Really?  Would the Holy Spirit allow that to happen without constant generational correction?  God is patient, as He demonstrated with Israel in the Old Testament.  But God also had limits to His patience, finding ways to bring them back to Him when they strayed.  Certainly He cares no less for the Church in this era of grace.

There are those who point out that Christians indeed, "got it wrong" in this country in the past, using slavery as an example.  And they are right.  But, they did so in defiance of Scripture and by contorting it to agree with their wrong conclusions.

But marriage has been the same since Adam gave Eve her first kiss as his bride, with God officiating the ceremony.  (Yes, I'm using allegory.)  "Male and female" was the Divine design, and that was before the Mosaic writings condemning homosexuality among the Jews BC and the Pauline words AD to the Roman and Corinthian churches that homosexual behavior had no place in the life of a Christian. 

So, what has me perplexed is the seeming growing number of professing Christians - most I will admit are millennials - who see no problem with what has been regarded for two thousand years as not just wrong but really wrong.  Has the church, in an effort to win a generation by failing to teach every part of the Bible, even the hard parts (and there are many) or by dodging the counter-cultural in Scripture, turned a generation who says they love Jesus into one that thinks He's great, but His Word is irrelevant?

I've been pastor of the same church for 21 and a half years, so I've seen an entire generation come and go.  Longer than that, I've been either a pastor or a theological student (hopefully I'm still both) for the better part of four decades.  Longer than that (!) I've been a reborn Christian for close to half a century.  And all that time I've been an observer both of culture and of the church.  Often I'm a critic of both.

My observations are driving me to believe that if the church does not see we are in a war for the souls of our children and grandchildren and realize we must now stand in the gap and "fight back" by grounding the church in "sound doctrine", those generations will have no grasp of the differences, whether subtle or stark in the worldviews that are captivating them.  It will take more than creative tweeting or posting.  It will take a prophetic voice.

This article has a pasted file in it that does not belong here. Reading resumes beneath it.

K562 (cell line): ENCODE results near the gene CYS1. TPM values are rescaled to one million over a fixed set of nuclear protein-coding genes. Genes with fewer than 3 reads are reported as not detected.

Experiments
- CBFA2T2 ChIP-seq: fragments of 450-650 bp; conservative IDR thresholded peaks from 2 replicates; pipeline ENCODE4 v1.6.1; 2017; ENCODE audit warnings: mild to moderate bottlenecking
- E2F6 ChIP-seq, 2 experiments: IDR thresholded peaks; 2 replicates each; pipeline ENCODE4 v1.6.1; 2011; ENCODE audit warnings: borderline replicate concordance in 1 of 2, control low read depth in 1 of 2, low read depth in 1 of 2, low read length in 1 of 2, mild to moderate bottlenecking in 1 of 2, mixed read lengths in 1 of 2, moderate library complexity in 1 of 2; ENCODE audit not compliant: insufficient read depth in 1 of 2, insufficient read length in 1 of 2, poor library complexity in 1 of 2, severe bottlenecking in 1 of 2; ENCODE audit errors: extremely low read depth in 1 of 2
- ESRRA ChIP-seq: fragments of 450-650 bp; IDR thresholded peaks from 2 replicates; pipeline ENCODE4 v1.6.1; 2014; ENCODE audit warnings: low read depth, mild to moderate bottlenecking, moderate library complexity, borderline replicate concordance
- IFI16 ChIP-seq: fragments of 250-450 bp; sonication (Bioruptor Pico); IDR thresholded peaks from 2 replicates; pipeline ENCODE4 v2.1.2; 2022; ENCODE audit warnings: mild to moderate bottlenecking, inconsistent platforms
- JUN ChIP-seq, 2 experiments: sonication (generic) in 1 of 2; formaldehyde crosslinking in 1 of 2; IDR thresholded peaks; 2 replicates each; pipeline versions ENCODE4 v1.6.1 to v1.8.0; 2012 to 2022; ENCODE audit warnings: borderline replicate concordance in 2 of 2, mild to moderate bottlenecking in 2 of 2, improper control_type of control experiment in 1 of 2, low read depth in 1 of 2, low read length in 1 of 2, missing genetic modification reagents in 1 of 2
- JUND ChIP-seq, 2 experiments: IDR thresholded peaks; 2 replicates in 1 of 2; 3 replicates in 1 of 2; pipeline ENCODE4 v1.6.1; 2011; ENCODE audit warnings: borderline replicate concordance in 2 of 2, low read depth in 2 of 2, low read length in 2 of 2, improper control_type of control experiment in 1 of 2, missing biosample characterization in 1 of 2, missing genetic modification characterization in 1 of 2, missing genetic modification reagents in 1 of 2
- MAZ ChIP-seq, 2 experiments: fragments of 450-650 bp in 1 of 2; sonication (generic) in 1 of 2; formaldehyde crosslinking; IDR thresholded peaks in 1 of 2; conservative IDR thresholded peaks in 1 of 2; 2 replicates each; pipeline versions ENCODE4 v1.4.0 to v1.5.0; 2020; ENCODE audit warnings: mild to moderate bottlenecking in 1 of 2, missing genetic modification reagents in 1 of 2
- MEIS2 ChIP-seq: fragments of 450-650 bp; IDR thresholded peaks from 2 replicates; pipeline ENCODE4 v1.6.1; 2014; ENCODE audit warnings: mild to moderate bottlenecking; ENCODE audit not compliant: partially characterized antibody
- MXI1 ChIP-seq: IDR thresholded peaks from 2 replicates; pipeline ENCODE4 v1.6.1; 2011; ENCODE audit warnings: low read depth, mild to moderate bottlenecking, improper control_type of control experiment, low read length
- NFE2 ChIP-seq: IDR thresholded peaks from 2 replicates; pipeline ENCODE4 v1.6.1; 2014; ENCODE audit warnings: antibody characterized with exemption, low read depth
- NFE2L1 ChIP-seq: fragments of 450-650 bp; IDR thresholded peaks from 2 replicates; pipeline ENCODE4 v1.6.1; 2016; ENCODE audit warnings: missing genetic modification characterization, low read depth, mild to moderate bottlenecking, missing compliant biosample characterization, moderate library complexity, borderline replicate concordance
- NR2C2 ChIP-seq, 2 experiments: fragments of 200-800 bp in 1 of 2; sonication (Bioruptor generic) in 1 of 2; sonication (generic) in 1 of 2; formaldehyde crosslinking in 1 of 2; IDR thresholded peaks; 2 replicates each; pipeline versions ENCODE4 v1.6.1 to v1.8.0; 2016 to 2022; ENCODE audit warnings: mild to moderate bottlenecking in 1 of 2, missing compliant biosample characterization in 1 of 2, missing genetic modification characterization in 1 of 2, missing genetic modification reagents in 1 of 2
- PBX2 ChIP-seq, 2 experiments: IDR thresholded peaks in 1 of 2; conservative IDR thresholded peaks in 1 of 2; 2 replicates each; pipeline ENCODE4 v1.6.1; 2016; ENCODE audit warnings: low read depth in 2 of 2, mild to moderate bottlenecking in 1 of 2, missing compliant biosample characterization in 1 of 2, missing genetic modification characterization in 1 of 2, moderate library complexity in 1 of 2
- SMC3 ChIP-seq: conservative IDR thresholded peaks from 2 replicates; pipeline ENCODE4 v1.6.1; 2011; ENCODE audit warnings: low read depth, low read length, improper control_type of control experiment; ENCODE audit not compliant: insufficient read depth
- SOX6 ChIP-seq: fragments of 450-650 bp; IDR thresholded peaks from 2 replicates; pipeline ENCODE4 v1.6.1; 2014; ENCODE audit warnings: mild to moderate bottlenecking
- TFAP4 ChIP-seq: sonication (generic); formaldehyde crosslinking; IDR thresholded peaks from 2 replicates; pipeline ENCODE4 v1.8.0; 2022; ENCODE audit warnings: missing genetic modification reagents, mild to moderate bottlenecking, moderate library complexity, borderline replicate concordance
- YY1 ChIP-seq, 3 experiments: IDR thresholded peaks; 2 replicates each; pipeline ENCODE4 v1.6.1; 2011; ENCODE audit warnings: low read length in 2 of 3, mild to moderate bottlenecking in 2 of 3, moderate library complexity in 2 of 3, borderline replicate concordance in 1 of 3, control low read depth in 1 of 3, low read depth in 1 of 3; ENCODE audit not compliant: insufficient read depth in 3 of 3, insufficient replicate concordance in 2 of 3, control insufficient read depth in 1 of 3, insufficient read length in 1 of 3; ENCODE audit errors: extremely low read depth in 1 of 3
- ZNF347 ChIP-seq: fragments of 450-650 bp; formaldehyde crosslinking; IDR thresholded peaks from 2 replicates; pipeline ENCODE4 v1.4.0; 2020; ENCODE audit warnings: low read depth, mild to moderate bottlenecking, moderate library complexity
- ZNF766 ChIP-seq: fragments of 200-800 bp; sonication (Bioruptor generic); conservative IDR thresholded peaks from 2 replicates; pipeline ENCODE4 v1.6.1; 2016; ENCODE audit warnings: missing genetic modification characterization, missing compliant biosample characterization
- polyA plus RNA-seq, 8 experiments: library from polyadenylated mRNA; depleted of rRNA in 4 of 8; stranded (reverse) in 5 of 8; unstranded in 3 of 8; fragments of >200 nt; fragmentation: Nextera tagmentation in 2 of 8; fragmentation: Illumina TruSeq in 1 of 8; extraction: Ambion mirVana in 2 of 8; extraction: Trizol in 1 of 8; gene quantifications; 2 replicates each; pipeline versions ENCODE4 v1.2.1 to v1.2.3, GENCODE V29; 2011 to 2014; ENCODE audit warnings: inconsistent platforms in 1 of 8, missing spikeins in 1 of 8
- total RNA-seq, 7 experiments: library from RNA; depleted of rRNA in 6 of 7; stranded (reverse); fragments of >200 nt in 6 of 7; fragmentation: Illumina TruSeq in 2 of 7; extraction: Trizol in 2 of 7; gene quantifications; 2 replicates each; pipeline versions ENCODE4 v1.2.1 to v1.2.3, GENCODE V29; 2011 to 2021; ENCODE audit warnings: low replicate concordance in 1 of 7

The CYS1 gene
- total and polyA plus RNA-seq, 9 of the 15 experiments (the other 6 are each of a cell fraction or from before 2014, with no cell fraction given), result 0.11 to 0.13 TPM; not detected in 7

And we all know what happened to the prophets.

Saturday, July 21, 2012

God uses every experience

When I was working in construction 25 years ago I wasn’t happy about it.  God had called me to preach and lead in the church, but for a season He had me banging (and bending) nails.  I confess I didn’t do so with the most submissive of attitudes toward the Lord, often asking “Why?” and whining.

But if we understand that our lives are under the lordship of a sovereign God who uses every experience as a tool to mold and shape us, then we can handle the disappointments life brings with grace.  Before those 4 years I call my “wilderness journey” I knew nothing about construction and had no skills with hammer or saw.

It now makes perfect sense to me why God took me down that path for a while.  In 1991 and 1999 I was able to use those skills to remodel and add on to my own house.  A few years ago I got to go to Canada and help build cabins for a Christian conference outreach to native Americans with our missionaries Don and Mary DeHart.  I’ve even applied some of that knowledge and skill to projects around NHC over the years.

Once again God is letting me dust off my tool belt to do some mission work.  Now banging nails is a joy as I see the seeds planted and watered in the hearts of those needing Christ.

We’re talking about seasons and times of life today.  God uses them all for our good and the good of the good of others, even if we don’t at first see it.